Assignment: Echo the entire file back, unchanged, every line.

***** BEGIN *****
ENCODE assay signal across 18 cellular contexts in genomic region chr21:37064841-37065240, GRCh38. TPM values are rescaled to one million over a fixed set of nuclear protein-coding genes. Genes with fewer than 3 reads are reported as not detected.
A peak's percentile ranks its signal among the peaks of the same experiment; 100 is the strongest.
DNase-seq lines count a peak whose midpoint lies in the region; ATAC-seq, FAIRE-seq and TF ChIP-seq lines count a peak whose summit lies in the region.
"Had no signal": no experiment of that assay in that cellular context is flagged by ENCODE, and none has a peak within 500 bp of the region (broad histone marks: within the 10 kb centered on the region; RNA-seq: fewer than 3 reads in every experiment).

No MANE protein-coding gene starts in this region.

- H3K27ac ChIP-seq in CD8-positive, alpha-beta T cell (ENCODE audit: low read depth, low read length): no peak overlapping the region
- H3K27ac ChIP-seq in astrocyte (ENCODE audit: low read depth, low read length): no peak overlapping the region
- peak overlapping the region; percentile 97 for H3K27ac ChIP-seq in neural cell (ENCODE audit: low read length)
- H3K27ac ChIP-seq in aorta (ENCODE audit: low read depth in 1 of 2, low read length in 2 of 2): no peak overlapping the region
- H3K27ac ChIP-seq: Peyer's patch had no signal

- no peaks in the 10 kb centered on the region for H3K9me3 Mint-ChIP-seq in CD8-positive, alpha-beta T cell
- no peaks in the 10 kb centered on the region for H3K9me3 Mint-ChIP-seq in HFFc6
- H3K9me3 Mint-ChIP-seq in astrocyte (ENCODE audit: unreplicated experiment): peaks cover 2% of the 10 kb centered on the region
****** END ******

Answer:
ENCODE assay signal across 18 cellular contexts in genomic region chr21:37064841-37065240, GRCh38. TPM values are rescaled to one million over a fixed set of nuclear protein-coding genes. Genes with fewer than 3 reads are reported as not detected.
A peak's percentile ranks its signal among the peaks of the same experiment; 100 is the strongest.
DNase-seq lines count a peak whose midpoint lies in the region; ATAC-seq, FAIRE-seq and TF ChIP-seq lines count a peak whose summit lies in the region.
"Had no signal": no experiment of that assay in that cellular context is flagged by ENCODE, and none has a peak within 500 bp of the region (broad histone marks: within the 10 kb centered on the region; RNA-seq: fewer than 3 reads in every experiment).

No MANE protein-coding gene starts in this region.

- H3K27ac ChIP-seq in CD8-positive, alpha-beta T cell (ENCODE audit: low read depth, low read length): no peak overlapping the region
- H3K27ac ChIP-seq in astrocyte (ENCODE audit: low read depth, low read length): no peak overlapping the region
- peak overlapping the region; percentile 97 for H3K27ac ChIP-seq in neural cell (ENCODE audit: low read length)
- H3K27ac ChIP-seq in aorta (ENCODE audit: low read depth in 1 of 2, low read length in 2 of 2): no peak overlapping the region
- H3K27ac ChIP-seq: Peyer's patch had no signal

- no peaks in the 10 kb centered on the region for H3K9me3 Mint-ChIP-seq in CD8-positive, alpha-beta T cell
- no peaks in the 10 kb centered on the region for H3K9me3 Mint-ChIP-seq in HFFc6
- H3K9me3 Mint-ChIP-seq in astrocyte (ENCODE audit: unreplicated experiment): peaks cover 2% of the 10 kb centered on the region